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The Kobe Bryant Suspension Watch


My first thought: Show the video (also here) to a panel of NBA bruisers (right this way Mr. Maxiell, Mr. Mutombo, and Mr. Mahorn) and they will laugh. No way a superstar would be suspended from a playoff game for using a little extra zeal in evacuating himself from a Ron Artest armpit clamp.

That's life in the paint! That kind of elbow gets thrown in the NBA. I don't know if it's right, or fair, but I do know I have seen it happen far more than I have seen suspensions.

For that reason alone, I can't fight the feeling that one way or another, Bryant will play.

But there are competing realities.

Now whether or not Bryant will be suspended is wholly in the hands of the league office, where things sometimes happen with their own magical logic. (Rajon Rondo's game-changing blow to Brad Miller's face was not flagrant, you see, because he did not "wind up.") Much of the NBA rulebook, when it comes to rough play, is written in such a way that it can be interpreted essentially however the NBA wants.

There are a few exceptions, however. Some rules are clear and ironclad.

Phoenix fans will tell you about that leaving the bench thing. And Dwight Howard will tell you that elbows that connect above the shoulders are met with suspensions.

And as hard-and-fast rules go, that last one strikes me as one of the easiest to appreciate. Anyone piping up for high elbows? In my pickup game, all kinds of contact are considered part of the game. But an elbow to the head, or close -- everyone knows that's crossing a line. It may be something that happens in some basketball games, but not part of basketball.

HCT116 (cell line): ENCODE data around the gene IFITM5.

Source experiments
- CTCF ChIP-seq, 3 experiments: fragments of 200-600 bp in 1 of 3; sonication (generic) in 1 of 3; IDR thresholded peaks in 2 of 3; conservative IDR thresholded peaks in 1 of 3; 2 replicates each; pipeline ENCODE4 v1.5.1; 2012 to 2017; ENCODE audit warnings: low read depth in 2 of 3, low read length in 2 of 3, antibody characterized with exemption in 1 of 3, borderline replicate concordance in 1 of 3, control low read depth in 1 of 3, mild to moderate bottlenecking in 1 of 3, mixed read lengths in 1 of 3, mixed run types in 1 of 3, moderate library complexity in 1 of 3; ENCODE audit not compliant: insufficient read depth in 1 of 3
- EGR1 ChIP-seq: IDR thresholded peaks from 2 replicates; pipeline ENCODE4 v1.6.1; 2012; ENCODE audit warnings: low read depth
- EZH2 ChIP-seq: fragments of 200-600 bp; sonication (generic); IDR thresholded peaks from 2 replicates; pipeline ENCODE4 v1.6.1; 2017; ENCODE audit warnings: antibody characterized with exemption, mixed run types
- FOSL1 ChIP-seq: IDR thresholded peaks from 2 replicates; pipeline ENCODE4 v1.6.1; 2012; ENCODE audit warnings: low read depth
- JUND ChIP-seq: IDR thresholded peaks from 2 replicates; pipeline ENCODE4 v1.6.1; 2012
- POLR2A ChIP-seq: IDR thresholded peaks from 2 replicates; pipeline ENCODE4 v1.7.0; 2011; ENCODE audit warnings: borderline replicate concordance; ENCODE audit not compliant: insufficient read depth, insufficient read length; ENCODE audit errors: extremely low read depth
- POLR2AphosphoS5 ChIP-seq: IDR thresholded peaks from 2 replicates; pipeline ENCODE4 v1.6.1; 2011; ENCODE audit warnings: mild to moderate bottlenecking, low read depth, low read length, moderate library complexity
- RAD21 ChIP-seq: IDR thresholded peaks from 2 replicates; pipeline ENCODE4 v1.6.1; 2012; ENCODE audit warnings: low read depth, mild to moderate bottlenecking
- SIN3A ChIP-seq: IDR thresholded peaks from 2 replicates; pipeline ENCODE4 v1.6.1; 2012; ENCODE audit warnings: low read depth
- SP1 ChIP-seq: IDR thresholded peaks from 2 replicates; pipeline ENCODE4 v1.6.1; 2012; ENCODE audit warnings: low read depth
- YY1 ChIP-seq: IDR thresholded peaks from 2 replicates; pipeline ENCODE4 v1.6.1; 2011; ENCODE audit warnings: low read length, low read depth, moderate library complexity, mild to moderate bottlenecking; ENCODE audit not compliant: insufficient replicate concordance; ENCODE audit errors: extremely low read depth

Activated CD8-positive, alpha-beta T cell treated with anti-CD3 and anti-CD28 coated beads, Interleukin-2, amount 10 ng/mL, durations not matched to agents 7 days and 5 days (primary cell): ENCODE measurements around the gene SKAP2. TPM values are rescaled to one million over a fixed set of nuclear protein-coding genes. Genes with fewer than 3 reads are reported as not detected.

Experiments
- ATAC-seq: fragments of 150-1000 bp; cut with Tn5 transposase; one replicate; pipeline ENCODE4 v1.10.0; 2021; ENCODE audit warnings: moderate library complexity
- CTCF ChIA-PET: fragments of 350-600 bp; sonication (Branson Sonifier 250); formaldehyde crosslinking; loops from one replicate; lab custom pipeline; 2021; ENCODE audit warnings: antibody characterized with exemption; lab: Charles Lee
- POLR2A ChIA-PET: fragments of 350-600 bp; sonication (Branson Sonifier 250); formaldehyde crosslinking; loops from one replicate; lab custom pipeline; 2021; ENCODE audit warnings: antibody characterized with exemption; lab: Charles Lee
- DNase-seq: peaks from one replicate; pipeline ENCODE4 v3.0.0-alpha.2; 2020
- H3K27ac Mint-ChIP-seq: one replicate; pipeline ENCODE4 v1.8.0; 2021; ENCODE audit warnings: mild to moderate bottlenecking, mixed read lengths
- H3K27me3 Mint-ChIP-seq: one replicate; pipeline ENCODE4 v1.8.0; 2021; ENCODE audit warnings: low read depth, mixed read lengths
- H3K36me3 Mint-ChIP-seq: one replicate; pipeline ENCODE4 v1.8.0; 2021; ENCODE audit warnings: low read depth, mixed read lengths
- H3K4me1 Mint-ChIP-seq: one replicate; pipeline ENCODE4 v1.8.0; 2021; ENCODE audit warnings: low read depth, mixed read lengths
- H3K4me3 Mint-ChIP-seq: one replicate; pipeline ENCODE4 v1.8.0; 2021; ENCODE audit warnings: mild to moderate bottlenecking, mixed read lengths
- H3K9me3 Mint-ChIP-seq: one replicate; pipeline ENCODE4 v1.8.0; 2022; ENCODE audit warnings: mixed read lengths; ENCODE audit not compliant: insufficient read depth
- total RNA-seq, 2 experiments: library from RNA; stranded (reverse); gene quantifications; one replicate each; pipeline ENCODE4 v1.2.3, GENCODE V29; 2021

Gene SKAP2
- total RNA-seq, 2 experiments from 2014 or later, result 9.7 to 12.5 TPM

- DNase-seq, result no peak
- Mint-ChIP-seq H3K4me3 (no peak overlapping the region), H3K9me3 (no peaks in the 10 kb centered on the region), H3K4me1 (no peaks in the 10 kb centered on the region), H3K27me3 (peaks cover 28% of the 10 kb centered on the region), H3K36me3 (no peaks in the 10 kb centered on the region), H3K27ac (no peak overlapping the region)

To me the question in this Bryant case is: Was this an elbow above the shoulders?

Distressing that, even though there must have been three dozen still and video cameras combined at the end of the floor where the play actually happened (Stop the video at the moment of impact -- a fan in the stands has a flash going off at that precise instant. I want to see that photo!) we are left to read the tea leaves from behind.

My best guess, from looking at the video and freeze frames of it, is that Bryant did not get Artest above the shoulders. But if I were Stu Jackson, I wouldn't rule until I found the good image of this play from the other side ... which simply must exist somewhere.

Either Kobe Bryant elbowed Ron Artest in the throat, or he elbowed him in the chest. If it was the chest, then of course he can and should suit up for Game 3 in Houston on Friday. If it was the throat, he must sit.

Is that how the League will act? You never can tell.

UPDATE: ESPN's Chris Sheridan has seen the reverse-angle footage that doesn't seem to be online, and writes:

On the Bryant-Artest play, the two were battling for rebounding position when Bryant struck Artest with his elbow. Artest immediately began gesturing and arguing that he had been elbowed in the neck, but replays appeared to show Bryant's elbow striking Artest on his upper chest, just above the "R" on Artest's Rockets jersey.

While he may be assigned a retroactive flagrant or somesuch -- he did throw an elbow -- I'm now thinking that there is zero chance Kobe Bryant will be suspended for Game 3.

UPDATE: Sometimes, wishes do come true. A much better angle. I have backed up to the 16 second mark or so a zillion times, and this is certainly the best evidence I have seen yet. Nevertheless, I can't say I'm certain what happens. Certainly Bryant got Artest in the chest. But did he also get him higher, as the elbow went by? Watch Artest's head -- does it reverberate a bit before Bryant's elbow is even at his chest. And watch Bryant's elbow. Does it change course slightly? Hitting one part of Artest, and then another? For Stu Jackson's sake, I hope he has even more angles than we do: